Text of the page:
Shakespeare Jahrbuch 2015

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Celebrating Shakespeare

In 2014 the German Shakespeare Society celebrated Shakespeare’s 450th birthday and their own 150th anniversary – plenty of reasons for an issue of Jahrbuch dedicated to Shakespeare celebrations and festivities, from Stratford-upon-Avon to Sidney, and from the 18th century to the present day. The volume is introduced by Tobias Döring’s speech on the occasion of the Society’s birthday, followed by Peter Holland’s essay on David Garrick’s Shakespeare worship, which culminated in his ‘Shakespeare Jubilee’ of 1769. Holland contrasts Garrick’s bardolatry with the contemporaneous emergence of commentaries on Shakespeare’s plays that paid attention to their performative dimension . Diana Henderson takes the history plays as examples to discuss the complex functions of cultural commemoration, including the 9/11 memorial in New York, the re-interpretation of Guy Fawkes Day in contemporary popular culture, and Shakespeare jubilees. The subsequent contributions by Ton Hoenselaars, Philip Mead, Florence March, and Stephen Purcell are concerned with different Shakespeare celebrations in the 20th century: the Shakespeare tercentenary during World War I – in a German internment camp and in Australia; theatre festivals in southern France since 1947; and finally the Globe-to-Globe festival in London in 2012. In contrast with these festivities, celebrations in Shakespeare’s plays often strike a more ‘ominous’ note, as Ina Habermann observes. The essays by Claudia Olk and Heinrich Detering consider how 20th-century artists such as Samuel Beckett and Bob Dylan not only celebrated Shakespeare but also took inspiration from him. The volume concludes with a retrospective account of the 150-year history of Jahrbuch, written by Andreas Mahler.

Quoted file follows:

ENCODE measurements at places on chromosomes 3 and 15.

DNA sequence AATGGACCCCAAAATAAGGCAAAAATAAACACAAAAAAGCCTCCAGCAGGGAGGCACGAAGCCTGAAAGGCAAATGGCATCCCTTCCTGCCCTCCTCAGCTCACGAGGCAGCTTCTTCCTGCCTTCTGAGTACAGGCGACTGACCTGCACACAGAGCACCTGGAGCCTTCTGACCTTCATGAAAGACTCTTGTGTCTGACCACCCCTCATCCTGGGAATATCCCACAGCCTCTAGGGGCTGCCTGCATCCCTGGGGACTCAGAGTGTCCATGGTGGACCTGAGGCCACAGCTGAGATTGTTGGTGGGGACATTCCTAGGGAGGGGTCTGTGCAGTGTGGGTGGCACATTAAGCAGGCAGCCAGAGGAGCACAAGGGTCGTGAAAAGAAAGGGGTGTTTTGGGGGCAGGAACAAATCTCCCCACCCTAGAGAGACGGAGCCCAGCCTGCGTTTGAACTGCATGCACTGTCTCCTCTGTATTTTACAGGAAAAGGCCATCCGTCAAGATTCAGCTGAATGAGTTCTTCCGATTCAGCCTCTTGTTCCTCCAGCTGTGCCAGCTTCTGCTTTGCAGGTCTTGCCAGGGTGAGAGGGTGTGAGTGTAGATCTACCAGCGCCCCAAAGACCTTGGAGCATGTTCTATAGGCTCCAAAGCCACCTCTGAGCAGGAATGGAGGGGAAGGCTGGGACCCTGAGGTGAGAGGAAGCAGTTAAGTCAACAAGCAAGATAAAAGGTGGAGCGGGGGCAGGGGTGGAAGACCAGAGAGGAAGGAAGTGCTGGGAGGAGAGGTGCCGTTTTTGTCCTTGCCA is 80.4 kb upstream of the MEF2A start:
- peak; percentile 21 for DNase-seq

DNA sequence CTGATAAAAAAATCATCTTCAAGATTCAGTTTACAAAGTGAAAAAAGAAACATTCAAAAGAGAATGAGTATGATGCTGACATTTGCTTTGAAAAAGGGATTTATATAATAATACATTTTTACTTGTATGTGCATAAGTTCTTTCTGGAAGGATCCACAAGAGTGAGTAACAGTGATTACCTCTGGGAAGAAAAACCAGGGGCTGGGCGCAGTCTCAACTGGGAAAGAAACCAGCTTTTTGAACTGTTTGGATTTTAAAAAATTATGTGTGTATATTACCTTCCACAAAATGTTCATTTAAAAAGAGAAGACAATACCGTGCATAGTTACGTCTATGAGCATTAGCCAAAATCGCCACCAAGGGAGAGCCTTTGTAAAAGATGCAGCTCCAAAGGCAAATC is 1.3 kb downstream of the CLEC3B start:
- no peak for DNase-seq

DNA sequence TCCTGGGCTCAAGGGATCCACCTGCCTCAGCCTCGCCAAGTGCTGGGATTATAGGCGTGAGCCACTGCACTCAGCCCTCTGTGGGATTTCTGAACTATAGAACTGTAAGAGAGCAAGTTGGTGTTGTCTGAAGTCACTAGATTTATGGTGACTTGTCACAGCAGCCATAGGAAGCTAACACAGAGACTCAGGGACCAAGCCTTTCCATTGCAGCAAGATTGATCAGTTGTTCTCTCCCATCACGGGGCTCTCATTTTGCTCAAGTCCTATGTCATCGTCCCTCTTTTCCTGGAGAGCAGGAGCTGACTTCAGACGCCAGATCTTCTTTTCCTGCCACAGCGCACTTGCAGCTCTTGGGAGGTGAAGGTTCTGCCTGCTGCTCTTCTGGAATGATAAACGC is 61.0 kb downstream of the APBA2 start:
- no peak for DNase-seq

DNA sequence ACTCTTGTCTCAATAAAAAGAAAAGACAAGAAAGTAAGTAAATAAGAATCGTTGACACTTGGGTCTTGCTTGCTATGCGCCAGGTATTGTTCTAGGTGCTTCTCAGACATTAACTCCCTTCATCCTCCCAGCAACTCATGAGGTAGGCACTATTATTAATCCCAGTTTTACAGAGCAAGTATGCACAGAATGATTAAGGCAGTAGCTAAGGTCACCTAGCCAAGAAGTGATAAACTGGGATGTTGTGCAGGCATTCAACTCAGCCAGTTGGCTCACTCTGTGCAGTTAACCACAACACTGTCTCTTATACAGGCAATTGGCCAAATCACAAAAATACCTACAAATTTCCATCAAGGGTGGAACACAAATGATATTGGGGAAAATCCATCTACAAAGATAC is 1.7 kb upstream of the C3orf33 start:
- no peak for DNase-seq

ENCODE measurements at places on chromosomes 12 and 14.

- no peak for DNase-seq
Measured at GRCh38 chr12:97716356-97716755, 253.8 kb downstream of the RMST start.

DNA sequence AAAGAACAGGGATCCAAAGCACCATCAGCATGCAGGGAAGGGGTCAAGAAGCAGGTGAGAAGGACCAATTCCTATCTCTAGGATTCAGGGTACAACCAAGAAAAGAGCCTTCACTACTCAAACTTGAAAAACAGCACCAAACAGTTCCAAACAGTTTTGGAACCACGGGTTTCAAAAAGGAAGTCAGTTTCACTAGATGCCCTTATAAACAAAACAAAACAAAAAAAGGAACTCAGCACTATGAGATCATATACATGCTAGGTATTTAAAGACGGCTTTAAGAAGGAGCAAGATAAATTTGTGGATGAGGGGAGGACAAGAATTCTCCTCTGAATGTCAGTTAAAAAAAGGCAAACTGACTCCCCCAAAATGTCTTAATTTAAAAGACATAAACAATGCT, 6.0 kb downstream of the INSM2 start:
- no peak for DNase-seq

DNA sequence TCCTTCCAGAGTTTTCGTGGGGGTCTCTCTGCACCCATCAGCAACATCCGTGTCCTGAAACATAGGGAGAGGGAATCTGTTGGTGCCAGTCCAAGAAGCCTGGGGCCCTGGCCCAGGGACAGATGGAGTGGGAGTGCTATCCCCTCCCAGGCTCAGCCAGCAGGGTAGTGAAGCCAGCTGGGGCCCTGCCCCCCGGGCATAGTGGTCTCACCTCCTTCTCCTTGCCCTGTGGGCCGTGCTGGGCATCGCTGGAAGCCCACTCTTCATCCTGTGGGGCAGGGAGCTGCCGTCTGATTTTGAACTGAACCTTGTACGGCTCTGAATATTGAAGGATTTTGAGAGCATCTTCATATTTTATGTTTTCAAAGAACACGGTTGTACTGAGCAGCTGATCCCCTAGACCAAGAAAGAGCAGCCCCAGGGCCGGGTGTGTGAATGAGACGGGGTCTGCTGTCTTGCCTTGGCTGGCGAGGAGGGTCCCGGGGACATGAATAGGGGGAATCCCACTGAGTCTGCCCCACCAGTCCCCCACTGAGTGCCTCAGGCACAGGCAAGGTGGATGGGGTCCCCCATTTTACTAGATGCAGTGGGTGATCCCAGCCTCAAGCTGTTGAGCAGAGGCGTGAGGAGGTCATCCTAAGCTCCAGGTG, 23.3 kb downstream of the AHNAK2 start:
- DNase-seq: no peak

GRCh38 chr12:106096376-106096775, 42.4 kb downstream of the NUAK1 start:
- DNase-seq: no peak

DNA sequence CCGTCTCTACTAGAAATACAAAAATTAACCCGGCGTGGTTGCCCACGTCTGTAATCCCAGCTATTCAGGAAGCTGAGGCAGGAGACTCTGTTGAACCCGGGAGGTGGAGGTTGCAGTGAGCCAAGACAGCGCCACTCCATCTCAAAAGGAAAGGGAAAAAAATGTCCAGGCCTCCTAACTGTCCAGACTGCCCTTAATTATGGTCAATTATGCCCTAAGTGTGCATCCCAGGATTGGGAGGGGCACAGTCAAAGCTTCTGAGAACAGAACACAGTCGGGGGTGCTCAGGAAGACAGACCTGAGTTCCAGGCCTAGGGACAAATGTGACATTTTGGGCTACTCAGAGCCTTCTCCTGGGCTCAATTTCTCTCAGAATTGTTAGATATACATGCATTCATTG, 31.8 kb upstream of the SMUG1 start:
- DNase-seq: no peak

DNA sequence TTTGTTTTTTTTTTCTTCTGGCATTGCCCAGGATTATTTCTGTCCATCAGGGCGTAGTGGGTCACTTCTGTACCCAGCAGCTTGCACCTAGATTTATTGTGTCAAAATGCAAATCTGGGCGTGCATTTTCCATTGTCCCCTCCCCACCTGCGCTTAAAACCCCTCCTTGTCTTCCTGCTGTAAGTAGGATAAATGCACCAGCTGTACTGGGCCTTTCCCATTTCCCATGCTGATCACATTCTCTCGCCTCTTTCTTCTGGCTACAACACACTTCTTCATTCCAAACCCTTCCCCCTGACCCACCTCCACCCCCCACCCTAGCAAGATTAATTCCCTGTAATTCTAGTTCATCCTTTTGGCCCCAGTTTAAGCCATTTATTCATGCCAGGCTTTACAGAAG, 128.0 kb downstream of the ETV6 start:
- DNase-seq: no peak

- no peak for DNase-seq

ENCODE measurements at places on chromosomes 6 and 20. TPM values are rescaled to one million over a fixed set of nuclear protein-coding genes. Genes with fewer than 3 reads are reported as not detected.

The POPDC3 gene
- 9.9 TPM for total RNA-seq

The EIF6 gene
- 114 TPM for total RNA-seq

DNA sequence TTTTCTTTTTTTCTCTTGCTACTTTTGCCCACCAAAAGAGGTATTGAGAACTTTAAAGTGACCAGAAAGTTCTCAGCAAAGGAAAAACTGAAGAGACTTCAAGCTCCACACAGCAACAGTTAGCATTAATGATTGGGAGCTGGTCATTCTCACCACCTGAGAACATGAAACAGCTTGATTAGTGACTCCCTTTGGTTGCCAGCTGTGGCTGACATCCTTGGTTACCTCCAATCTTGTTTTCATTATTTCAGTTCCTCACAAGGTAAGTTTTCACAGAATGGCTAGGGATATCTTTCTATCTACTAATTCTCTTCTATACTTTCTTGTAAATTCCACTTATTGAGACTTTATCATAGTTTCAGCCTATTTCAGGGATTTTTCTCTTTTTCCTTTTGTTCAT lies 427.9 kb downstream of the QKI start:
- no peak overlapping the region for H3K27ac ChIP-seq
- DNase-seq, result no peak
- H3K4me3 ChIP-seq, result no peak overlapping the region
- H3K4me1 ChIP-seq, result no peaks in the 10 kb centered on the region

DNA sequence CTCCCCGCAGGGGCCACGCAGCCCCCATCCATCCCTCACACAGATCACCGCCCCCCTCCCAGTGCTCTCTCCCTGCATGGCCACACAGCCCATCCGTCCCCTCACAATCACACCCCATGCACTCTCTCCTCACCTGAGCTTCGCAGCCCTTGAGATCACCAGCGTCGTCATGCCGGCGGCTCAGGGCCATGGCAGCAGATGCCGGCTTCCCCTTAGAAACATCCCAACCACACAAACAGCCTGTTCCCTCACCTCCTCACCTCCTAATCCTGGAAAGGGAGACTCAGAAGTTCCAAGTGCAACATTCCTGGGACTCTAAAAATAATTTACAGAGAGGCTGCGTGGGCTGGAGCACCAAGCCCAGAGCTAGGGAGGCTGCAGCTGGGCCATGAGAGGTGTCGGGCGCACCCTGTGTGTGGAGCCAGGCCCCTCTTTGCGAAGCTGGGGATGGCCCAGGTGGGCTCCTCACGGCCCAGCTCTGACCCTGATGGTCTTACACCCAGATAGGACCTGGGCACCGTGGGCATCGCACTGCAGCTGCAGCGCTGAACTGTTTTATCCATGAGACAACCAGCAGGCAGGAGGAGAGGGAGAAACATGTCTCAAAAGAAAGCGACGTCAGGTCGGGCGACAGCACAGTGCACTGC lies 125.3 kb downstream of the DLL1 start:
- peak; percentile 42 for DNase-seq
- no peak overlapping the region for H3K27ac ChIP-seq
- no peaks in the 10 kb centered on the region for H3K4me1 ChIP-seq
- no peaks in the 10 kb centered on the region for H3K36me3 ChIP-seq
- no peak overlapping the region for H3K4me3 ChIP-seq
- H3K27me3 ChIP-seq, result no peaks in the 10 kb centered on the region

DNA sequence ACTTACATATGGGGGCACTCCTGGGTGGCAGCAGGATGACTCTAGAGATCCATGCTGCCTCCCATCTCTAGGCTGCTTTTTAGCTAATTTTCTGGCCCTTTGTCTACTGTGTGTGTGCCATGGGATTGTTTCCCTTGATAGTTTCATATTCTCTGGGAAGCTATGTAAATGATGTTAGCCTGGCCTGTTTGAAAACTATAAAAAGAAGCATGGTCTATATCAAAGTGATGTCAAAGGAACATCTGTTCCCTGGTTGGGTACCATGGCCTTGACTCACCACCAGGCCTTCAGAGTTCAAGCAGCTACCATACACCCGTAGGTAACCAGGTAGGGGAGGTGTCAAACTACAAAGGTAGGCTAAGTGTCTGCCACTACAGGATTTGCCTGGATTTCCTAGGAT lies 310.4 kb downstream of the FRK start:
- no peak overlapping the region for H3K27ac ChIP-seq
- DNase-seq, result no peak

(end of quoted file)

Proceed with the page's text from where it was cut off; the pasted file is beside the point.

Sabine Schülting